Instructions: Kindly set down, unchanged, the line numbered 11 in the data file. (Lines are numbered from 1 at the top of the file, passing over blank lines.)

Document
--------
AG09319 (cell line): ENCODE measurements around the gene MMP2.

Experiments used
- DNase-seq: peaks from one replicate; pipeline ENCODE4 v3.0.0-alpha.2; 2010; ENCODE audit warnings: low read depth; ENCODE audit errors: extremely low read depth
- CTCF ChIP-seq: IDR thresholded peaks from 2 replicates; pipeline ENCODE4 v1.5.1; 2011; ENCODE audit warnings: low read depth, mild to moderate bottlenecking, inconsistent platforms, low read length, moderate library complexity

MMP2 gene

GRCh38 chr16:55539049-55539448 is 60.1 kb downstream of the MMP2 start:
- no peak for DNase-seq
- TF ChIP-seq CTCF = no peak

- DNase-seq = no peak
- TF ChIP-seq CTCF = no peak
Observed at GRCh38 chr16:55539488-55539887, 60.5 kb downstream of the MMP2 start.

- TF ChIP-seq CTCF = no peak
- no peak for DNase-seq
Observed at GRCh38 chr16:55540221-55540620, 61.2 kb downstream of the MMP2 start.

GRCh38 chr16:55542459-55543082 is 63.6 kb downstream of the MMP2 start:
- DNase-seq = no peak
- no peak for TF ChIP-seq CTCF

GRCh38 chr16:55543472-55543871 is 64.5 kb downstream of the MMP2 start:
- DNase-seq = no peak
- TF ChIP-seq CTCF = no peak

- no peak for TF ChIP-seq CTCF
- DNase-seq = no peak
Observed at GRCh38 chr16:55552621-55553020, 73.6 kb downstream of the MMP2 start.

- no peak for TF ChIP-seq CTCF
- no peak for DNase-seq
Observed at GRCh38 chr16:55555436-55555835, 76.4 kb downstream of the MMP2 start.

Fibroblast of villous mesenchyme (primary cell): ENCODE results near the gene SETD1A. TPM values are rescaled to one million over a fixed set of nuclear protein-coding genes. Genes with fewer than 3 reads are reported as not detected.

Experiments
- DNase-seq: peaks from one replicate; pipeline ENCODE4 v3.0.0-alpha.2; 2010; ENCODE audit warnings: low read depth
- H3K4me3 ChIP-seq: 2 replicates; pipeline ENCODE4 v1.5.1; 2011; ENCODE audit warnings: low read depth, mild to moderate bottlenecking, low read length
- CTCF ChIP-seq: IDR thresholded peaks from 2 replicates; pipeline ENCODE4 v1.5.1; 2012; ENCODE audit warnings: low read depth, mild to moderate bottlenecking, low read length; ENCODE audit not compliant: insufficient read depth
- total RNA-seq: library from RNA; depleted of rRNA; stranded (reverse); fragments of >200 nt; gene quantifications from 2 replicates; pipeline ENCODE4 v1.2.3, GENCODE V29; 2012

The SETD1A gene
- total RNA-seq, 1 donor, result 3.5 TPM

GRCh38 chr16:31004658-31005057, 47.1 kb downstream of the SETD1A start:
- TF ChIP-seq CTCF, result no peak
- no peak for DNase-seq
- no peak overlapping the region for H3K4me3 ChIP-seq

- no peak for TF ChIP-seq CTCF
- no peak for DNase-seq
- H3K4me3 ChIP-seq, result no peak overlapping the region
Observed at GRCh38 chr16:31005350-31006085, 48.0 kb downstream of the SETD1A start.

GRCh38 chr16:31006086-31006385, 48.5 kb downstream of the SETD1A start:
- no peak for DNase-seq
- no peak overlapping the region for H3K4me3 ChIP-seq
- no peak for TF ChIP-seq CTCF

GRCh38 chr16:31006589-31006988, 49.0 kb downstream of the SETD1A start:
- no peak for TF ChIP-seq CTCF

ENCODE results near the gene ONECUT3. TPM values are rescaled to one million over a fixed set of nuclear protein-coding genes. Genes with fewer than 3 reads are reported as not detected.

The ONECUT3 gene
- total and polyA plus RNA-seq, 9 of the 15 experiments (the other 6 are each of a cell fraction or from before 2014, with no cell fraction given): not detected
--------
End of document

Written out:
Observed at GRCh38 chr16:55539488-55539887, 60.5 kb downstream of the MMP2 start.